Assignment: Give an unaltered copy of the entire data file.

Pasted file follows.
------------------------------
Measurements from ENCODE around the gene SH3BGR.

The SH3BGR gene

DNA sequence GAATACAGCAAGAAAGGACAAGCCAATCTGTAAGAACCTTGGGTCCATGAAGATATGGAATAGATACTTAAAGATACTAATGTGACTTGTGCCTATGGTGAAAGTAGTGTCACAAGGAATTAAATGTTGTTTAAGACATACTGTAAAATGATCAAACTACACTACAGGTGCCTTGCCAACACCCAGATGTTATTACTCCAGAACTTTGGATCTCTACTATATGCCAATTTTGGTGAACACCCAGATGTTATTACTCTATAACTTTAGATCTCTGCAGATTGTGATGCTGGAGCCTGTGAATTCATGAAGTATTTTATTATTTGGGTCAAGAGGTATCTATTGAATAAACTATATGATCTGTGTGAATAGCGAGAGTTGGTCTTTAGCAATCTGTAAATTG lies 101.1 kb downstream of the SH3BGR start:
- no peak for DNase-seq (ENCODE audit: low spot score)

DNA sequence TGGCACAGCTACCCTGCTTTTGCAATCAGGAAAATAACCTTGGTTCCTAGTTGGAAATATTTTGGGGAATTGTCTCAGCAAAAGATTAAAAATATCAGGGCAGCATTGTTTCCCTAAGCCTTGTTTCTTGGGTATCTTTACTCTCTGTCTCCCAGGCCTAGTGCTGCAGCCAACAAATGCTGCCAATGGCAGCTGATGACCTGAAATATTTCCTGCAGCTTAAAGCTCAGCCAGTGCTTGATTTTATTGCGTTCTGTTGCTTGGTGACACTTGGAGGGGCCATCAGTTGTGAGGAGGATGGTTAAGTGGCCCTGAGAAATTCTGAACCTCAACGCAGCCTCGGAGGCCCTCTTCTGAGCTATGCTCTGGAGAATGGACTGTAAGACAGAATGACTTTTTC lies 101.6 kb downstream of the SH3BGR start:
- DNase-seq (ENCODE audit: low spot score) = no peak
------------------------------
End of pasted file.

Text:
Measurements from ENCODE around the gene SH3BGR.

The SH3BGR gene

DNA sequence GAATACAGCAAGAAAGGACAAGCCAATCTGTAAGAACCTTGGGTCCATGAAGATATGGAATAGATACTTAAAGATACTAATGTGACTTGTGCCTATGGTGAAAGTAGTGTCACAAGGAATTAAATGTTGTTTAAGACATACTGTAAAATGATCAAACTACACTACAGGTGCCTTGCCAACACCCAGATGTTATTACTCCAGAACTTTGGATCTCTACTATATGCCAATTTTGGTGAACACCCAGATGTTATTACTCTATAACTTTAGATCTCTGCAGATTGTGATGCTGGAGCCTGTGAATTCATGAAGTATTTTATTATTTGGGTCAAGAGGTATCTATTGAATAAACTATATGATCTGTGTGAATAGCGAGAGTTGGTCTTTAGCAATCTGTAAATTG lies 101.1 kb downstream of the SH3BGR start:
- no peak for DNase-seq (ENCODE audit: low spot score)

DNA sequence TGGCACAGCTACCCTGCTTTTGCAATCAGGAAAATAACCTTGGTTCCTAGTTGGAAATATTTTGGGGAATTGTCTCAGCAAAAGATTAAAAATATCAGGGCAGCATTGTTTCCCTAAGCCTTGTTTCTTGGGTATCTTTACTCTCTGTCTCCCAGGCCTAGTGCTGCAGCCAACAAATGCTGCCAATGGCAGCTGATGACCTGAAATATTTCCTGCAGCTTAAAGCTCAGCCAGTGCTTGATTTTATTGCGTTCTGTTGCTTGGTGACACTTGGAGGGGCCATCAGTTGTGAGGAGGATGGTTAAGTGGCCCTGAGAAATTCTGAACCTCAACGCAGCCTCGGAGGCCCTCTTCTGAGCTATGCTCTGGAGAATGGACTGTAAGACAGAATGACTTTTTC lies 101.6 kb downstream of the SH3BGR start:
- DNase-seq (ENCODE audit: low spot score) = no peak